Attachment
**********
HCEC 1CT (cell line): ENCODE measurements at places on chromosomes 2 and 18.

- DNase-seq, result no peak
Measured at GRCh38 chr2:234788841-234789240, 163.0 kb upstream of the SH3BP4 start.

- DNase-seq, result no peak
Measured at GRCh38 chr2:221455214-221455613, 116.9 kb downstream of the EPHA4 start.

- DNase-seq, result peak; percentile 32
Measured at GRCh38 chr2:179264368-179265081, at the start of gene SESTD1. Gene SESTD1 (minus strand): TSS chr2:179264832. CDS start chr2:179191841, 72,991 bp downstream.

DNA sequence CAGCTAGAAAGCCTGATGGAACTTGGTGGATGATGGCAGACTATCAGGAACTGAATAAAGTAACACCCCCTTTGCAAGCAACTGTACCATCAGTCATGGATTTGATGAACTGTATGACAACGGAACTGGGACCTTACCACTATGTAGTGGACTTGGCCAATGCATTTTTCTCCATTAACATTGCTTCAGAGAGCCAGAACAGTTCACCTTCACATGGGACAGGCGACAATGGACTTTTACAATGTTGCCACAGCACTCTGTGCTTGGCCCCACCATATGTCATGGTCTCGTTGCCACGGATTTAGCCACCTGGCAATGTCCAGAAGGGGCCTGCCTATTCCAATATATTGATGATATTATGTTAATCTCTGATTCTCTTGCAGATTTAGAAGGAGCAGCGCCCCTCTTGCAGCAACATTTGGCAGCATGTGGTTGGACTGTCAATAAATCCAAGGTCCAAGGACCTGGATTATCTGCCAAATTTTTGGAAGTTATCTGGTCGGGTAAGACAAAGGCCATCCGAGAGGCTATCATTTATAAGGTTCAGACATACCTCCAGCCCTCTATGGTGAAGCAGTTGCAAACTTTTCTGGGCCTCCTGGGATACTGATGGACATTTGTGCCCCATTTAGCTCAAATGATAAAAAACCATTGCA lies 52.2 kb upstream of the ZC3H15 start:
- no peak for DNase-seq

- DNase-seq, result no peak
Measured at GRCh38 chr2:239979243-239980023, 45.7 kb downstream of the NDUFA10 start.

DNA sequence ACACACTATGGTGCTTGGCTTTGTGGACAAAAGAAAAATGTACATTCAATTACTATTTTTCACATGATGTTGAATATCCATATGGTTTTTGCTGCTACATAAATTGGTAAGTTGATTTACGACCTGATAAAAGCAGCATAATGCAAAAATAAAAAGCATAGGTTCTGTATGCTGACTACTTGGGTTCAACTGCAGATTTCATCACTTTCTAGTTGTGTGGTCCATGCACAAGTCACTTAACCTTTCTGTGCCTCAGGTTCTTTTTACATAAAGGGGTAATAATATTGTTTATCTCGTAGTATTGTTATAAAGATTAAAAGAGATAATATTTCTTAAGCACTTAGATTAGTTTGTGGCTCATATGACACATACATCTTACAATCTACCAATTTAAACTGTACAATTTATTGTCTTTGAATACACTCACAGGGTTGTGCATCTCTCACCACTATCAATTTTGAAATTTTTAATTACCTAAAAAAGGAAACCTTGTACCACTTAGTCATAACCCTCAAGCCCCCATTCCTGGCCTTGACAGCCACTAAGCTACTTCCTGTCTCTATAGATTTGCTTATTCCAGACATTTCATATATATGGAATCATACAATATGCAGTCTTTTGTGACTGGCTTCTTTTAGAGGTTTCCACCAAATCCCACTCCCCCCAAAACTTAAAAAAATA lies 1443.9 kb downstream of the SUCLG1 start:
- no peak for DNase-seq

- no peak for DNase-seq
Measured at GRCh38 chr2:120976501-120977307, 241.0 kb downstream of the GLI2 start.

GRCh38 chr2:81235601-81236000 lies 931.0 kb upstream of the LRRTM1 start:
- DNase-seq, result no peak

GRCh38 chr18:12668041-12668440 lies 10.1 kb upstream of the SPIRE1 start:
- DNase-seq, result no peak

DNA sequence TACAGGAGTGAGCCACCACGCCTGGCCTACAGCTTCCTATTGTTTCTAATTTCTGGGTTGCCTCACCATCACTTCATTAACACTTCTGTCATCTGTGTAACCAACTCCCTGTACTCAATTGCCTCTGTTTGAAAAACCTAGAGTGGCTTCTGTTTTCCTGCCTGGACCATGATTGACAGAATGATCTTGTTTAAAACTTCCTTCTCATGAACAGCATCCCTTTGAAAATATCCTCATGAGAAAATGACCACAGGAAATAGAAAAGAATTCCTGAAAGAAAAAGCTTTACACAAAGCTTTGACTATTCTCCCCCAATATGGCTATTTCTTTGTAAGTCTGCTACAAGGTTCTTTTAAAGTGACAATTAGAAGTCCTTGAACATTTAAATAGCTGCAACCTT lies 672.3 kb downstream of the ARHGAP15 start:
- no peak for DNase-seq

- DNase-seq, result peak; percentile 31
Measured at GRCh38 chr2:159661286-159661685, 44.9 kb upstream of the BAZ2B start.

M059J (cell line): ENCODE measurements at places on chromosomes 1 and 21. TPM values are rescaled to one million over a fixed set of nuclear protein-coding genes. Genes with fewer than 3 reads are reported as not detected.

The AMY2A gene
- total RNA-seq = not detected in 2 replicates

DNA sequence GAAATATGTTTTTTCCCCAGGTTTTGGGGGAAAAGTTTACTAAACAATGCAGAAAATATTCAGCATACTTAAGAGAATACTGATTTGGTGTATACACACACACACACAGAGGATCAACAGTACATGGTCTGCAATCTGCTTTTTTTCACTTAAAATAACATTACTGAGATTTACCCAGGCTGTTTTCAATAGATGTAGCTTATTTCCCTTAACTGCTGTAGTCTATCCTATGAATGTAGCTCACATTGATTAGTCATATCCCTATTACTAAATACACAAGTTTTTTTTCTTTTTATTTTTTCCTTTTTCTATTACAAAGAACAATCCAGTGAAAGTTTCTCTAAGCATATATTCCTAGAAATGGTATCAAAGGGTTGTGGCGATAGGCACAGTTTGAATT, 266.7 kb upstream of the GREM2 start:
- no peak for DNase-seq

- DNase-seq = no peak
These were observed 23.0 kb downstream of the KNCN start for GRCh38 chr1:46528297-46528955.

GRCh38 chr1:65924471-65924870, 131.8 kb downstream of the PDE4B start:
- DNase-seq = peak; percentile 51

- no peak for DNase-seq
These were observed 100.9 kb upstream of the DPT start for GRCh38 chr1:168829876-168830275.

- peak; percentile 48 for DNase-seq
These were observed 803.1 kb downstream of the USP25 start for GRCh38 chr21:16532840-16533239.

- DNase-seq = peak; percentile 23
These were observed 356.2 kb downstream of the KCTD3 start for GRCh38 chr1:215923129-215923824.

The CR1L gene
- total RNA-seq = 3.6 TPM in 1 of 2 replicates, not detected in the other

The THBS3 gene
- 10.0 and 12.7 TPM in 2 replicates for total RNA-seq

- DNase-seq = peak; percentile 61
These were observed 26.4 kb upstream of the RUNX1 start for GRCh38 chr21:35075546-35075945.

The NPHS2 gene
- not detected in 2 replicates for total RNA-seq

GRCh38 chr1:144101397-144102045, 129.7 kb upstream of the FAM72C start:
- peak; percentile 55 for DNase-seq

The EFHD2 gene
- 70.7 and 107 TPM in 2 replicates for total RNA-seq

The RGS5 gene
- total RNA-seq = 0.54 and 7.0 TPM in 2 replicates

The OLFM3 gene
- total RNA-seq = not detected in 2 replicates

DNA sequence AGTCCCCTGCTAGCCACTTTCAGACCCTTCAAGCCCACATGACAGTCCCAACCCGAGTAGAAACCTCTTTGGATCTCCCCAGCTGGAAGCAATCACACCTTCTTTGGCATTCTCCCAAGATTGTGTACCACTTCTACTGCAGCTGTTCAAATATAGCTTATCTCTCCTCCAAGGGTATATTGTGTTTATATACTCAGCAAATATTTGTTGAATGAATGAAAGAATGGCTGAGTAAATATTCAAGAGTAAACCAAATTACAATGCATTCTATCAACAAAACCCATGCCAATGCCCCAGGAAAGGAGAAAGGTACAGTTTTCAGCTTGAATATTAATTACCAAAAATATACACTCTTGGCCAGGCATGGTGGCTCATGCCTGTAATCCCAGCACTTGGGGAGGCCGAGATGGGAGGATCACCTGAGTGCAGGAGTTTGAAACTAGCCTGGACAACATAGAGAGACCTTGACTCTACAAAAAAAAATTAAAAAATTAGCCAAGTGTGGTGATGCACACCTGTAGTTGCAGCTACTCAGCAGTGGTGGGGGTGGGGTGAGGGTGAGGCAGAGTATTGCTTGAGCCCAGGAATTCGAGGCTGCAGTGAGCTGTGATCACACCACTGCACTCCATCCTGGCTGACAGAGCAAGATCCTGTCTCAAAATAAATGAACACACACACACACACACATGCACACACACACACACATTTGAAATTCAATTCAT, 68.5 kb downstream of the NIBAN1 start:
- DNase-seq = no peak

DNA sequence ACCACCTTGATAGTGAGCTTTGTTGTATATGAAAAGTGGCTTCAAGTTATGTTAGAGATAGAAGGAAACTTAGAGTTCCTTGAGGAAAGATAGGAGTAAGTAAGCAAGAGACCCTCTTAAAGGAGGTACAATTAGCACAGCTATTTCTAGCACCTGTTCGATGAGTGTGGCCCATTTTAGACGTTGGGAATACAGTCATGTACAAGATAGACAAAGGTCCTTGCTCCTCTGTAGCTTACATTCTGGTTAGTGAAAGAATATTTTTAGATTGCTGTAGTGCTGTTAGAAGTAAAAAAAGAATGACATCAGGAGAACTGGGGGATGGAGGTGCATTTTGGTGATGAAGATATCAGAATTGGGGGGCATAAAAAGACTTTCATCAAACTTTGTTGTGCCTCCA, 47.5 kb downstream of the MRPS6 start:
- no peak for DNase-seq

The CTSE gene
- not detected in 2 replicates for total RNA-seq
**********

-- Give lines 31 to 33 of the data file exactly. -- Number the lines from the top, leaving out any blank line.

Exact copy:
GRCh38 chr1:65924471-65924870, 131.8 kb downstream of the PDE4B start:
- DNase-seq = peak; percentile 51

- no peak for DNase-seq